Achieve's funders include – not surprisingly - Boeing, Intel, GE, IBM, Chevron, JP Morgan Chase, Microsoft, Prudential (and State Farm, MetLife and other insurance companies), and the Gates Foundation. The Education Trust is funded by MetLife, State Farm, IBM, and by the Broad, Gates and Walton Foundations, among others.

    1. The board also includes Prudential executive (and former big banker) Mark Grier (Prudential has been fined multiple times for deceptive sales practices and improper trading),

      Silly cheap shot. It's as silly as writing:

      The board also some government employees(Government employees have been imjprisoned multiple times for bribery and other corrupt practics),

    2. Does the truth offend thee, Pilgrim?

  3. Part 2

    The "leaders" at the College Board include president David Coleman, who was instrumental in writing the Common Core standards, and who was a former McKinsey consultant and treasurer of disgraced former DC chancellor Michelle Rhee’s StudentsFirst. It includes policy chief Stefanie Sanford, former policy director for Texas Governor Rick Perry and “director of advocacy” for the Gates Foundation. It includes assessment chief Cyndie Schmeiser, who is now in charge of the PSAT, SAT, and AccuPlacer (worthless academic measures), and who was previously the chief operating officer at ACT. And it includes Amy Wilkins, formerly of the Education Trust.


Slide on over to charlatan Wendy Kopp’s Teach for America, and one finds that the big contributors are the right-wing Arnold Foundation (which wants to privatize public pensions), the arch-conservative Kern Foundation (which even wants to inculcate ministers into the belief that unregulated “free enterprise” is a “moral system”), the Broad and Gates and Walton Foundations, Cisco, State Farm, and big banks –– Bank of America, Barclays, Credit Suisse, Wells Fargo –– that have paid billions and billions in penalties and fines (with a hefty dose yet to come) for ripping off consumers and rigging “markets.”


The very same groups who seek to "reform" American public schooling so that no child is left behind, are selling snake oil that will –– and already does –– deny millions of kids a decent education. They perpetuate a corrupted system that marginalizes workers and citizens, that off-shores millions of jobs, that creates enormous inequities in income and wealth through transfers of money from public treasuries to private coffers, and they tell us that the solution lies in better teachers, more "rigorous" standards, and "accountability."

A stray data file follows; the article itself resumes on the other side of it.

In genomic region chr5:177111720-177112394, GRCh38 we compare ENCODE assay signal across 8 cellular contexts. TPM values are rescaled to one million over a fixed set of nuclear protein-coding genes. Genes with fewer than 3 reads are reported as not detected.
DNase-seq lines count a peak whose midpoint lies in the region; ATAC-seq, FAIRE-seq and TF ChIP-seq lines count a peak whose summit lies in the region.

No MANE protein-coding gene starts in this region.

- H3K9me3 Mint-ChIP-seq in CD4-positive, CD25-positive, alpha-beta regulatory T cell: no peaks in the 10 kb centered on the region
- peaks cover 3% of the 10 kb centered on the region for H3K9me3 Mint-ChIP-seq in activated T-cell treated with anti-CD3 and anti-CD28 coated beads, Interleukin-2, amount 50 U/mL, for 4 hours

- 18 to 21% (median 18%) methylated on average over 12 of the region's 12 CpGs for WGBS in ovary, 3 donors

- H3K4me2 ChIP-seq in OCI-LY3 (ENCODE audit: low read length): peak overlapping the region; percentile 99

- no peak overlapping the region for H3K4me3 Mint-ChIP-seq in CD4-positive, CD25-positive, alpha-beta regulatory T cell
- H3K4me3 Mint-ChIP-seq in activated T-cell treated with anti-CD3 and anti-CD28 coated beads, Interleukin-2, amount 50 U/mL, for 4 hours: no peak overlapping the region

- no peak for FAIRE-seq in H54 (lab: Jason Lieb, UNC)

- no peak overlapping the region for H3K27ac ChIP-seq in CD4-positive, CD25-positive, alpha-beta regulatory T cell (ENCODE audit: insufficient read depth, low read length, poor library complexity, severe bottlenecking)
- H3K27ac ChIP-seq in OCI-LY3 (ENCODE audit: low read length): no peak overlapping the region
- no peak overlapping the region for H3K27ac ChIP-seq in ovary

These people and groups tout the importance of “transformative reform.” They all recite the same jargon, and they all seem to believe that teachers (especially those deemed the “best and brightest”) hold the key to restoring American “economic competitiveness,” which is the foundational rationale for the Common Core. 

     It’s all unmitigated foolishness. Nonsense. But the College Board (and ACT) and big business will profit handsomely from it.


  4. I didn't take a college entrance exam (although I went to college) because I was a cranky delinquent and my kids didn't take the SAT because people in the midwest take the ACT(mostly), but I agree the huge freak out over the SAT in the NYTimes was amusing.

    I was hoping we'd get some definitive word on standardized tests out of this- an up or down vote -but sadly it looks like we have to fight over whether they're valid and useful for another 40 years.

    Let's try 40 years without them. See what happens.

  5. The SAT thing is a big question mark to me. I graduated from a community college with an associates in Liberal Arts and then transferred to and graduated from a four year college with a business degree. Never took a SAT ever.

  6. It is interesting that the mere mention of the name Zimmerman on another thread generated more comments than this thoughtful post.
    No wonder Somerby asks ""Why are we the people so dumb?"

  7. "The SAT is a very big deal to upper middle-class readers of our major newspapers."

    How big is very big? Bigger than Benghazi? More important than credit scores?

    1. Most likely the answer is "yes."

    2. That suggests the adjective very may be weak or big could be larger still. Damn people for not quantifying. No huge thing though. Hardly much of a deal breaker.

    3. "Bigger than Benghazi?"